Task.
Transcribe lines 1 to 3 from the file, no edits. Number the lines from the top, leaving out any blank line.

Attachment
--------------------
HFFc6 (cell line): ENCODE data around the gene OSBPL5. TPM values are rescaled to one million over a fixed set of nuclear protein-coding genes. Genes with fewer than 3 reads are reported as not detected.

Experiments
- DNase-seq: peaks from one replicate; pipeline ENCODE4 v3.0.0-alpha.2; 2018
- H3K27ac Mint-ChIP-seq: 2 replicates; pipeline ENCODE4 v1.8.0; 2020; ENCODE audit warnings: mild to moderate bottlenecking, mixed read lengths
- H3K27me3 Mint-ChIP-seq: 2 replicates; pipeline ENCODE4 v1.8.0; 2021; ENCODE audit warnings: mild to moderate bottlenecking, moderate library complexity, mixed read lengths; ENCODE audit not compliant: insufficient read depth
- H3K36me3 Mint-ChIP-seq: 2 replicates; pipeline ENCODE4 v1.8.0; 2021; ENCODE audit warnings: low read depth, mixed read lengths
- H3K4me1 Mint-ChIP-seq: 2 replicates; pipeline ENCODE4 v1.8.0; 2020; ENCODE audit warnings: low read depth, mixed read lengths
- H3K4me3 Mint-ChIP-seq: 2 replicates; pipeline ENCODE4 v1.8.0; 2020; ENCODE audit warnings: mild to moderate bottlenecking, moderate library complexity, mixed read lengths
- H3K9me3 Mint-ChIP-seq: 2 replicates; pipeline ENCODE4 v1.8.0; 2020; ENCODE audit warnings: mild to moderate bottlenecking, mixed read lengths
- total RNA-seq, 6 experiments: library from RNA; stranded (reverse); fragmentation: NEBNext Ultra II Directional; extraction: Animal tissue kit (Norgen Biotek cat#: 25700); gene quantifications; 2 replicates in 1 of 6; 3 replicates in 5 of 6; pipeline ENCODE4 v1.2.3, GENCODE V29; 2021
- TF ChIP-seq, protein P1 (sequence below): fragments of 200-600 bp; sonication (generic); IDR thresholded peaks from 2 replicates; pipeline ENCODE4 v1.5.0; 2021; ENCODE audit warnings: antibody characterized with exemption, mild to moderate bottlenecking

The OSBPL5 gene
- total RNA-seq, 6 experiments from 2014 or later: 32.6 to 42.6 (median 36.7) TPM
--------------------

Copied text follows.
HFFc6 (cell line): ENCODE data around the gene OSBPL5. TPM values are rescaled to one million over a fixed set of nuclear protein-coding genes. Genes with fewer than 3 reads are reported as not detected.

Experiments
- DNase-seq: peaks from one replicate; pipeline ENCODE4 v3.0.0-alpha.2; 2018